Author
Publisher
Ghacks Technology News
Logo
Advertisement

Previous Post: «
Next Post: »

Comments

  1. John Fenderson said on September 6, 2019 at 6:55 pm
    Reply

    It would have been much better if Mozilla added a blurb to their “recommended extensions” explaining that they have undergone extra scrutiny than to plaster a warning on any extension that isn’t “recommended”.

    Plastering the warning on every extension is bad in two ways:

    1) It trains users to ignore warnings
    2) It misleadingly implies that the extensions are dangerous.

    1. Valentin said on September 7, 2019 at 2:49 pm
      Reply

      Extensions are dangerous – most of the APIs can be used for nefarious purposes.
      It doesn’t train users to ignore the warning, since it’s a legitimate warning and for some extensions you might actually reconsider if you actually need it.

      1. John Fenderson said on September 9, 2019 at 4:56 pm
        Reply

        @Valentin:

        I disagree that it’s a legitimate warning, really. It’s “warning” that the extension was not put through additional screening, but a warning should be for when there is a reason to suspect that there’s something wrong with the extension — which is not what this warning does.

        It trains people to ignore warnings because this will be applied to the vast majority of extensions in the store, guaranteeing that people will install them regardless of the warning. This overtly train people to disregard the warning.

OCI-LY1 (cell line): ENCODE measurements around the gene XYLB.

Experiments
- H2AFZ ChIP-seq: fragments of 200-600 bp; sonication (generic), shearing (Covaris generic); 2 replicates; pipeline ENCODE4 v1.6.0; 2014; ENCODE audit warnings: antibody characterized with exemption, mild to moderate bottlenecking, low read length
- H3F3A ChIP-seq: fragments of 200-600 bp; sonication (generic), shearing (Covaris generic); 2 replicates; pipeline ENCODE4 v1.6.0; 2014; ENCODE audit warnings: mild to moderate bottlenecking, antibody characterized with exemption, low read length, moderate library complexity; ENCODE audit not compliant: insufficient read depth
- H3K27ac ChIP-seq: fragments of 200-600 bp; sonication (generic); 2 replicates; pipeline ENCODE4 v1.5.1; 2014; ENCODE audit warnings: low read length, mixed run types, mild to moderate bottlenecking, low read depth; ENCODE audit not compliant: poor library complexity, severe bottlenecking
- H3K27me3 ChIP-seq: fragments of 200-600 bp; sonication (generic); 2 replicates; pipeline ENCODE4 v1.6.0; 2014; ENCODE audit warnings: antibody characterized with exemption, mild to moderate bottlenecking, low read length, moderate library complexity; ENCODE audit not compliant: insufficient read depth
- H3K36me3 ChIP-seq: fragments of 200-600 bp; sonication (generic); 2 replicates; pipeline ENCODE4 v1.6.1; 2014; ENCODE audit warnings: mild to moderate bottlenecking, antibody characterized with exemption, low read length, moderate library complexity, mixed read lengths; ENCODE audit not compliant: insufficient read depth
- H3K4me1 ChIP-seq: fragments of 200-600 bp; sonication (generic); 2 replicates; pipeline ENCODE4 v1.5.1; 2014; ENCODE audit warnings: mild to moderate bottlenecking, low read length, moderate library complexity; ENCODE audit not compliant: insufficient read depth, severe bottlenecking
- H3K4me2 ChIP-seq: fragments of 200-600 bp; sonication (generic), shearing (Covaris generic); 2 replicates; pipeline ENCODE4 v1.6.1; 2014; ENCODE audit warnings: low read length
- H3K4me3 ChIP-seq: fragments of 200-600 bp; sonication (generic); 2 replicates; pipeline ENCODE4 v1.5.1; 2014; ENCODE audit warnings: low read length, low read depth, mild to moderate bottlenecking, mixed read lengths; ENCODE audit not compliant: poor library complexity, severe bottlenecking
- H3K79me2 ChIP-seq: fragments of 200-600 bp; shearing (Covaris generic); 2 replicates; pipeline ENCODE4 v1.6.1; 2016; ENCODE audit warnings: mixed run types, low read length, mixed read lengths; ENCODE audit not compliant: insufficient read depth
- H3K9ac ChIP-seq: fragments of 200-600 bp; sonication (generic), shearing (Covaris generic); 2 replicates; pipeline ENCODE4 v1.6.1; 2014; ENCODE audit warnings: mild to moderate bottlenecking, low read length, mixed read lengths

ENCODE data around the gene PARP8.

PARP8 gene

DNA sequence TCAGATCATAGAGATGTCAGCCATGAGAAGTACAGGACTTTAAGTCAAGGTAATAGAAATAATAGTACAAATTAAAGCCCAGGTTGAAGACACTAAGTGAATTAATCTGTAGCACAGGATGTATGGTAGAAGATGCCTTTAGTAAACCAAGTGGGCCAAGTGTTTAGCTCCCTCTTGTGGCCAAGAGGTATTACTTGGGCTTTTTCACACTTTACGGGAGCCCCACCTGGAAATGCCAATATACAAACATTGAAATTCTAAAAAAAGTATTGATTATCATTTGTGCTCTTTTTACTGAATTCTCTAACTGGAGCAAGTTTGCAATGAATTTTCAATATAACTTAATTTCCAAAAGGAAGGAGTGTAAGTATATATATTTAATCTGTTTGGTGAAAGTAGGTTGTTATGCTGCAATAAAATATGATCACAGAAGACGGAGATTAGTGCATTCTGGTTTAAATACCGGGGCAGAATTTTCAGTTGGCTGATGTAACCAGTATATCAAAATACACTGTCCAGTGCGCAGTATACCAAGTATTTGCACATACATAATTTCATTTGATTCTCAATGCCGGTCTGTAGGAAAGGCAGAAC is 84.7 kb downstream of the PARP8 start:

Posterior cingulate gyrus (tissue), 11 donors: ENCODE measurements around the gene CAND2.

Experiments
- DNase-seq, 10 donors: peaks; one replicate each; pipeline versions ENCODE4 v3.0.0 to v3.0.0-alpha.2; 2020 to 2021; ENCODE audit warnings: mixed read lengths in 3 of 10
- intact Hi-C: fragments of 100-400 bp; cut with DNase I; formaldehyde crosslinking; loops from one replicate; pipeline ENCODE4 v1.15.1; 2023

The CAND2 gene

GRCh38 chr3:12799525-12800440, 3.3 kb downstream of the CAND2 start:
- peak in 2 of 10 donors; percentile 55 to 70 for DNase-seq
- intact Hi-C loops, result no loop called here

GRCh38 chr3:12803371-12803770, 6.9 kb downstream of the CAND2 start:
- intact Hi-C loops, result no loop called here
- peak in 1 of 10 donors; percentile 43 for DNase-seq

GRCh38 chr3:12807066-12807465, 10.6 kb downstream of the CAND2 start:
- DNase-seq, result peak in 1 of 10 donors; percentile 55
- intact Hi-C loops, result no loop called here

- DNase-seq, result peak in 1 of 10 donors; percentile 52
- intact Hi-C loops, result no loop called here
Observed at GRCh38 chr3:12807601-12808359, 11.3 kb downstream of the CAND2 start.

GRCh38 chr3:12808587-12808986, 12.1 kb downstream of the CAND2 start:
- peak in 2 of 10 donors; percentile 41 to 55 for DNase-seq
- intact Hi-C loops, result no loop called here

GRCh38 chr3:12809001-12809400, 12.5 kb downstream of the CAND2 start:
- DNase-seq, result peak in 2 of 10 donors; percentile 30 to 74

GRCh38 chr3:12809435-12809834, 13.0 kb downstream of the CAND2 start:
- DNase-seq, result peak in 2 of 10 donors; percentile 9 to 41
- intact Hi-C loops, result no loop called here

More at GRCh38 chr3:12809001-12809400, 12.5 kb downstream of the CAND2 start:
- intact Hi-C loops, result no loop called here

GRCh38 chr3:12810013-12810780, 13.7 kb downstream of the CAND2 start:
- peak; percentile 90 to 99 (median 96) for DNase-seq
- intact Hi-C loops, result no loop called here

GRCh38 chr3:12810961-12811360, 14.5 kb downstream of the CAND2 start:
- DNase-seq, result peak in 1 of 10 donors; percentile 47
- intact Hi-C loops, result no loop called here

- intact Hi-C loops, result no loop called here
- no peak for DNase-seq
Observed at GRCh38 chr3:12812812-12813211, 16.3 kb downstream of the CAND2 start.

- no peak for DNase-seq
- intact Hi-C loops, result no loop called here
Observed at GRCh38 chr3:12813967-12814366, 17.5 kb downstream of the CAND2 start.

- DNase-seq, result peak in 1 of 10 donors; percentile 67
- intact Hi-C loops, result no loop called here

Warnings only really work when they are the exception, not the rule.

  2. Tom Hawack said on September 6, 2019 at 7:23 pm
    Reply

    Seems as if all AMO extensions which aren’t “recommended” appear to labeled as not monitored with the message explained in the article.

    Personally I hide both messages, nonsense in my view. I remember AMO recommending an unhealthy add-on (forgot which one, Ghacks had an article about it) and I wouldn’t consider non-monitored extensions more risky than recommended ones from there on.

    My feeling is that Mozilla doesn’t have the time to seriously check all extensions so it’ll check some, if ok label them ‘recommended’ and all the others will be labelled ‘not monitored’.

    In other worlds a complete absurdity, except for Mozilla which gets relieved of its responsibilities.

  3. SocialMediaGrandpa said on September 6, 2019 at 7:28 pm
    Reply

    So how long before you’ll only be allowed to install recommended extensions? I mean, that was the point of all the stuff about requiring extensions to be signed and only installed from Mozilla’s website and all that, right? Security? And if they can’t guarantee security from the unrecommended extensions and we know Mozilla does not trust users to handle their own security, they’d rather take away features than let users be responsible for their own security… so it only makes sense. Only allow recommended extensions to keep everyone secure!
    (slightly cynical, moi?!)

    1. John C. said on September 7, 2019 at 10:42 am
      Reply

      You’re absolutely right. The attitude Mozilla has is commonly referred to as “catering to the lowest common denominator.” Google uses it all the time to push changes that support their hidden agendas.

  4. Stanley said on September 6, 2019 at 7:48 pm
    Reply

    Seems like a bad idea, and more of a ‘cover our ass’ action.

    Really bad that they don’t explain in detail how to verify an extension yourself.

  5. ShintoPlasm said on September 6, 2019 at 8:01 pm
    Reply

    Mozilla clearly have gone mad.

  6. Alan said on September 6, 2019 at 8:17 pm
    Reply

    Scaremongering in favor of advertised extensions, how google of them.

    1. Klaas Vaak said on September 7, 2019 at 9:35 am
      Reply

      @Alan: I love your comment :-))) +1